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ISSN 2332-0915
Anthropology
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“Boning Up” on Archaeological Significance

Evan Peacock*

Department of Anthropology & Middle Eastern Cultures, Mississippi State University, USA

*Corresponding Author:
Evan Peacock
Department of Anthropology & Middle Eastern Cultures
Mississippi State University, USA
Tel: +61-3-6226-2055
E-mail: [email protected],

Received date: January 15, 2014; Accepted date: January 20, 2014; Published date: January 21, 2014

Citation: Peacock E (2014) “Boning Up” on Archaeological Significance. Anthropol 2:e121. doi:10.4172/2332-0915.1000e121

Copyright: © 2014 Peacock E. This is an open-access article distributed under the terms of the Creative Commons Attribution License, which permits unrestricted use, distribution, and reproduction in any medium, provided the original author and source are credited.

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Every archaeological site in the world is a unique piece of the human story. Ideally, it would be nice to preserve all those pieces, or to at least extract substantial amounts of information related to the story before any site was destroyed. Practically, this simply cannot be done. Depending on where you are on the planet, there is a lot of archaeology out there, and attributing scientific or historical significance to every site, with the consequent legal and management obligations that entail, would shut down too many other activities to be feasible. Road construction would be severely limited, hospitals and airports could not be expanded without extraordinary costs; little new housing could be constructed; logging and farming would be seriously curtailed; and so on. This is the unfortunate reality that makes cultural resource management such a difficult business, for it is archaeologists employed in that field who make decisions about what matters enough to be preserved, in fact or in proxy via data recovery, and what matters so little that it can be destroyed. And once a part of the archaeological record is destroyed, it is gone for good; the material remains we generate today cannot replace materials that were generated by earlier cultures.

Traditionally, the significance of archaeological sites has been determined primarily via consideration of scientific value. In recent decades, more humanistic concerns related to history and cultural heritage have received increased attention. A particular site may be considered significant because it can tell us scientifically useful things we don’t know about the past, or because of an association with a person or event of historical note, or because it is a place of spiritual importance to a descendant group. Craftsmanship or physical expression of an ideal “type” of site also can be considered reasons for significance, although these considerations generally have applied to standing architecture. Humanistic values are tricky because they change as culture changes; all humanistic values are contemporary values, always. The same of true of science, sort of, except that there is a demonstrable accumulation of knowledge in science (Darwin is no longer with us, but evolutionary theory is). But there is, of course, disagreement among practitioners about what is scientifically important, and of course those perceptions also change as new information, and new instrumentation and methods for obtaining information, become available. Added to this fact is the conundrum that we cannot see into the future to know what will be considered significant in fifty, or a hundred, or five hundred, or a thousand years from now. Yet, on a daily basis, archaeologists have to make decisions that determine what will even be available to study, or to appreciate from a humanistic perspective, for the remainder of human existence.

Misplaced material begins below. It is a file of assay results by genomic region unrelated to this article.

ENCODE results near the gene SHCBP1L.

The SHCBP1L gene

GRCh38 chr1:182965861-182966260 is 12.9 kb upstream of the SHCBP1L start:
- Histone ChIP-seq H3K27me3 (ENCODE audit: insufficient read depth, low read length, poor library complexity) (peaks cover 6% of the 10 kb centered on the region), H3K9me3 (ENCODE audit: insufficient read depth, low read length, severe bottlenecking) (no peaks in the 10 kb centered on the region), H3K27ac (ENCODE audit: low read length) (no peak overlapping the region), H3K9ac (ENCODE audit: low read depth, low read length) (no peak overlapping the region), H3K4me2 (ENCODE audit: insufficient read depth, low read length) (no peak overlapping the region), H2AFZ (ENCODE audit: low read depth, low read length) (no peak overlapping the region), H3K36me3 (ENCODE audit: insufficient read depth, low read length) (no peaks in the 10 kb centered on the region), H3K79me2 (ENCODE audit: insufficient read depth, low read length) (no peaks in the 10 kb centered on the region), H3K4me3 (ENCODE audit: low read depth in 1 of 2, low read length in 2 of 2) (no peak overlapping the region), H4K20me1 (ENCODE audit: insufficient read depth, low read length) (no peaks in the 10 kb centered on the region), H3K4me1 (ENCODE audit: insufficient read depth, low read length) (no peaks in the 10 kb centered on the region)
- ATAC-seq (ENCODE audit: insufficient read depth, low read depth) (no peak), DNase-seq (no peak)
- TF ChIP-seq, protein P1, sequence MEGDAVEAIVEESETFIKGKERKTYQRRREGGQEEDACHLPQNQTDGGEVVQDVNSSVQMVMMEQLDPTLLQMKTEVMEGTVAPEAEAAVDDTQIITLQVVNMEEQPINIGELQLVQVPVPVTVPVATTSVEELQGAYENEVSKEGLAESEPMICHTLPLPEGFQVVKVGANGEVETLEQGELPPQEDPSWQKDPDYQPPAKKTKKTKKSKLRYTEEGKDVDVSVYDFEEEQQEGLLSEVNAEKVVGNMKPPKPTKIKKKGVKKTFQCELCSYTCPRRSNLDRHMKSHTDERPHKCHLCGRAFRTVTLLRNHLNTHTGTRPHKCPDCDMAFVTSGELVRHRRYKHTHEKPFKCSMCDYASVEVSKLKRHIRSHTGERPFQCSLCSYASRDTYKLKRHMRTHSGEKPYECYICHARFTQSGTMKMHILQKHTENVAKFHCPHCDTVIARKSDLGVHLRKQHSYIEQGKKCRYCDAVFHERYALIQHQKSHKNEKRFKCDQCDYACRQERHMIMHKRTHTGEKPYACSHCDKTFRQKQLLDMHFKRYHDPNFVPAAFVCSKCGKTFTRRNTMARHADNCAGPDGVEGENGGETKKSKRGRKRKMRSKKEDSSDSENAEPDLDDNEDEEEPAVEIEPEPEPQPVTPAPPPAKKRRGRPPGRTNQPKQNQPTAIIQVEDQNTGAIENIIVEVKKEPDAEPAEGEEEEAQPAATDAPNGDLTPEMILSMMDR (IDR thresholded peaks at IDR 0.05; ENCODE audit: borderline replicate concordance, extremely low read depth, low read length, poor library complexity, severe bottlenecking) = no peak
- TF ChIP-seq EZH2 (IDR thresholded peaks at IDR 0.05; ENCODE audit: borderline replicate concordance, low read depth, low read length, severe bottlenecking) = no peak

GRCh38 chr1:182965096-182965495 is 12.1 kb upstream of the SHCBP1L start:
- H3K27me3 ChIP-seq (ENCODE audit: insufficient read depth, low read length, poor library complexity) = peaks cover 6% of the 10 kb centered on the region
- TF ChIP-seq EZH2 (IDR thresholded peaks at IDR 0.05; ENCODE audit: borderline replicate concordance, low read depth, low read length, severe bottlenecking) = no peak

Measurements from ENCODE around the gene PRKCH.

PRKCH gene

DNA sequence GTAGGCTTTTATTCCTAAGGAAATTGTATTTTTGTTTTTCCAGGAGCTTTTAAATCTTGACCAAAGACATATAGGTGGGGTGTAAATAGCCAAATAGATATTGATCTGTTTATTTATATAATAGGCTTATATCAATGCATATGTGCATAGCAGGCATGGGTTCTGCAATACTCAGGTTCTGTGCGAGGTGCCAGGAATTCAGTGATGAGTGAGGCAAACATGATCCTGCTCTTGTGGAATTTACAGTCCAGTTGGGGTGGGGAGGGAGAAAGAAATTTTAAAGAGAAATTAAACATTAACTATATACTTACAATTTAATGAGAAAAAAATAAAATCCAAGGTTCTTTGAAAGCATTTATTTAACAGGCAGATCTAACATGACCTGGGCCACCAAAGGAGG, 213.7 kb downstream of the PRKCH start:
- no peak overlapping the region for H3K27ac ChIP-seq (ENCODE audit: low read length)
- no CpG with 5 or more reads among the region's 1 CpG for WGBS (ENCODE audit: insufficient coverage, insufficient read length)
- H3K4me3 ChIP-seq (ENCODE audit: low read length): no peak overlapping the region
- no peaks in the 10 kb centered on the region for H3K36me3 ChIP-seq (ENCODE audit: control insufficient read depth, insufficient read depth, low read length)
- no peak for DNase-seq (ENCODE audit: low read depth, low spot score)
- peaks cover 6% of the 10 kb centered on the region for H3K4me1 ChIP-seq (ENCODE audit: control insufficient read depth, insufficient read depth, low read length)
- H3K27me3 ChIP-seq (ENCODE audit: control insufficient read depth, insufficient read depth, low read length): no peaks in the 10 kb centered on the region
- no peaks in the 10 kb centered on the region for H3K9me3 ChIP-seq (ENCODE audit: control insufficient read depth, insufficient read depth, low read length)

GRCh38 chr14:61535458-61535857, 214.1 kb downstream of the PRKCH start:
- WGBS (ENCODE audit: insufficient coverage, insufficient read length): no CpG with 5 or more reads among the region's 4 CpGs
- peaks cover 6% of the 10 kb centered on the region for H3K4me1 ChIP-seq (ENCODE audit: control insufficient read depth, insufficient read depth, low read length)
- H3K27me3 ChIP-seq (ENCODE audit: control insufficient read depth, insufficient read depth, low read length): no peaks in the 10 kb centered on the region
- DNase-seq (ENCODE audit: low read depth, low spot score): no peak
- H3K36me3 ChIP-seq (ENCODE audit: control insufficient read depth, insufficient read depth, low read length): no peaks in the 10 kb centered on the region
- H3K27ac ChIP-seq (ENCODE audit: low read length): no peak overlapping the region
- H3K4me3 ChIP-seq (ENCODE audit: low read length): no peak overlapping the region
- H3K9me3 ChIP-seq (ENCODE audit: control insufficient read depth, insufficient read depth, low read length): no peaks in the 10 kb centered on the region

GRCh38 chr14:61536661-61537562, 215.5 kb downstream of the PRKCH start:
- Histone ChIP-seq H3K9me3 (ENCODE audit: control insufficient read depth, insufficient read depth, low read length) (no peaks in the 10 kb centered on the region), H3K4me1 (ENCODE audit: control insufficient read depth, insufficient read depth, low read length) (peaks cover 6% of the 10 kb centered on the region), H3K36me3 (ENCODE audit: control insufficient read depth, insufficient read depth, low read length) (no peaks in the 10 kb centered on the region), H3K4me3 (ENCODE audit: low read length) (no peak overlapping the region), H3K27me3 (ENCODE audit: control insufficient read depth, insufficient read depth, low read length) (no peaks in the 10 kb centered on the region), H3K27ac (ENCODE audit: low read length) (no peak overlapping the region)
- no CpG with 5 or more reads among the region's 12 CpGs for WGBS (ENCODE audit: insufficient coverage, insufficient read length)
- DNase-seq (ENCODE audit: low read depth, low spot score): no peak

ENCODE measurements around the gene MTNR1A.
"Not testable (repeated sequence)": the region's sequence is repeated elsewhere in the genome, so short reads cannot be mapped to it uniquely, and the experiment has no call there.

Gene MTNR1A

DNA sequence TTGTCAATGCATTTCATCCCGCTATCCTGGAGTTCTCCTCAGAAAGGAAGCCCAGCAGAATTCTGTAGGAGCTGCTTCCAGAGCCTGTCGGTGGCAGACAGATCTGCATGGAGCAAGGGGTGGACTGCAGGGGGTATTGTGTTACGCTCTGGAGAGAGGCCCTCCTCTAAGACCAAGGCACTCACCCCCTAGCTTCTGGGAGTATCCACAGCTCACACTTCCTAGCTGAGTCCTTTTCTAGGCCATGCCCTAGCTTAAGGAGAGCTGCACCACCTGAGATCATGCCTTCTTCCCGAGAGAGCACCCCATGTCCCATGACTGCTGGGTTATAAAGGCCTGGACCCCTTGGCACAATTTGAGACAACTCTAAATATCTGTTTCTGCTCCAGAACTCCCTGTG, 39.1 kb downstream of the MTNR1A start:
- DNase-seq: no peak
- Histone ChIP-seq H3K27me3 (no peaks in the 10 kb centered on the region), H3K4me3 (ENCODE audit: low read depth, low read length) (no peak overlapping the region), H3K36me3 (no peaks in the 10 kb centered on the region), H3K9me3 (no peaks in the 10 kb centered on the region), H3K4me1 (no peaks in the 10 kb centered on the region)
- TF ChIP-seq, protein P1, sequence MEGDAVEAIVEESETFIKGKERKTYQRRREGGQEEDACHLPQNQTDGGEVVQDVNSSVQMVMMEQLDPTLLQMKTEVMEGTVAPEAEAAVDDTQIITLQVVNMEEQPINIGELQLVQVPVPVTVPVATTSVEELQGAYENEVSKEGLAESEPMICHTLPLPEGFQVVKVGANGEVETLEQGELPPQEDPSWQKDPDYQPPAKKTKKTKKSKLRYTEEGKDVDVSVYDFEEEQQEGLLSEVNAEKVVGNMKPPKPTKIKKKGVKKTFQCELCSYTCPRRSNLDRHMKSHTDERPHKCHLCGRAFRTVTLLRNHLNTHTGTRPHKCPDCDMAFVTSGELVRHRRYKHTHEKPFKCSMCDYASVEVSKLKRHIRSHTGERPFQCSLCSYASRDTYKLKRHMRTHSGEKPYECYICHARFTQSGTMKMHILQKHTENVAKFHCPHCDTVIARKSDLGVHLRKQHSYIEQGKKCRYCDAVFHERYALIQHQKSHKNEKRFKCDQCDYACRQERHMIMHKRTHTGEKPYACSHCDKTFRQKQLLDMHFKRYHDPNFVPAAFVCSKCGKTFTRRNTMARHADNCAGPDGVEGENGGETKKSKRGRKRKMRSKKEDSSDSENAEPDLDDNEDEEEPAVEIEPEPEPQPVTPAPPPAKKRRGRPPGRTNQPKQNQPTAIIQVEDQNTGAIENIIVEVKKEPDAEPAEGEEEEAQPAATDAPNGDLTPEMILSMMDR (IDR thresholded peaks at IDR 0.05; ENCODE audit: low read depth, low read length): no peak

Given this extraordinarily weighty responsibility, it behooves professional archaeologists to think hard about different reasons why sites might be considered significant. Recently, I made the argument [1,2] that sites might be considered significant because of the animal remains they contain; not just because such remains inform on past economic activities, human-environment relationships, and other standard anthropological questions, but because they inform on what animal species were where, when, and in what numbers. Such information is useful from an applied perspective, as data on past faunal ranges and population structures can help guide conservation efforts today. Where sites can produce such data, those sites should be considered significant.

The idea that animal remains from archaeological contexts have value for contemporary environmental managers has been around for a while, but only recently has begun to gain real steam, thanks largely to the efforts of zooarchaeologist Lee Lyman and his students and collaborators [3,4]. A number of case studies have been published that show how current knowledge of animal ranges or community characteristics can be badly limited due to changes that took place in modern times before thorough biological surveys were carried out. Conservation biologists are always looking at the “now,” but of course what they are observing are the results of myriad evolutionary factors, one of which is human environmental impact over time. Recognition of the deleterious results of such impact is becoming increasingly common in this day and age, when climate change is rightly viewed as one of the major issues facing humanity. We are the inheritors of a modified planet, which we will modify in turn in ways that future generations will have to deal with. A long-term perspective obviously is of value in such regards, and where animal populations are concerned, the zoo archaeological record can provide that perspective if we can get scientists from different disciplines talking to one another and if we can preserve that record so that its value ultimately can be realized.